Today’s opponents of the filibuster share a distorted view of the Senate. They see it as a factory whose purpose is to produce legislative widgets. Senators become, in their minds, craftsmen who apply technical knowledge to make those widgets. Like all production processes, their work follows a pre-existing blueprint designed by someone else in another place and time. From Obama’s perspective, the consequence of debate inside the Senate is to give a voice to people with whom he disagrees and to delay passage of legislation he deems essential.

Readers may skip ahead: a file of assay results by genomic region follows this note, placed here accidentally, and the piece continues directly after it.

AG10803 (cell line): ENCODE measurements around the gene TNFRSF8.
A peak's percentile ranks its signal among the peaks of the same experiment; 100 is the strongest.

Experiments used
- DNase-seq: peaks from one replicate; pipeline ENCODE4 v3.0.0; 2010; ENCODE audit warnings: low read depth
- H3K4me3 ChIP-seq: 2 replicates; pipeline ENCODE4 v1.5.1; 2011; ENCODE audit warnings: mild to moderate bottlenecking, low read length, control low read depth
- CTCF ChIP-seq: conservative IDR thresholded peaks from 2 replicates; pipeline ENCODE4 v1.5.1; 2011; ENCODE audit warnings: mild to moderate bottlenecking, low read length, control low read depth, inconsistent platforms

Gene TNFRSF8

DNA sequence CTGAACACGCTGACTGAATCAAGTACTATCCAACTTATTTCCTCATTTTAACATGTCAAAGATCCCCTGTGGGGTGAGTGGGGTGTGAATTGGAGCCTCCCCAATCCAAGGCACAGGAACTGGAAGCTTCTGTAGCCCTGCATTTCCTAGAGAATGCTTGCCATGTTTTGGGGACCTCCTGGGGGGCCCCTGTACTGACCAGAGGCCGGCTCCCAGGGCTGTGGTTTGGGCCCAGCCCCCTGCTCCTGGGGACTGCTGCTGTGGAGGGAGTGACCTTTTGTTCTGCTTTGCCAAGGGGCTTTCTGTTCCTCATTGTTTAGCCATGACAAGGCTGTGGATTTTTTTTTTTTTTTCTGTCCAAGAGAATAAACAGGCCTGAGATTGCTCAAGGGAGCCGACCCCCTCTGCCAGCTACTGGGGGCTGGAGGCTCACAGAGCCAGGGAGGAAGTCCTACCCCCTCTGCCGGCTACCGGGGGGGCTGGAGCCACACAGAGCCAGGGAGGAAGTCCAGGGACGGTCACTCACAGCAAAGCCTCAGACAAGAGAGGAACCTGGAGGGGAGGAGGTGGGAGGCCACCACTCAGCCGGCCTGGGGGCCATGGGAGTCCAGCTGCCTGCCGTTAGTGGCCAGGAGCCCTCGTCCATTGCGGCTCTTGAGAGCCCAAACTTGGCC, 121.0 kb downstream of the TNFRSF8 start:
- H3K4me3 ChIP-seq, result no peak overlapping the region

Abolishing the filibuster will not, by itself, end the Senate’s current dysfunction. This is because politics is not a production process. The Senate cannot be understood in terms of the organization of the political means of production. And senators cannot be conceptualized accurately as craftsmen or workers on a production line. Consequently, outcomes in the Senate cannot be known in advance. Instead, they are determined by individual senators participating in an activity that takes place, for the most part, inside the Senate. Legislation passes there due to the decisions those senators make as they act and react to one another throughout a debate.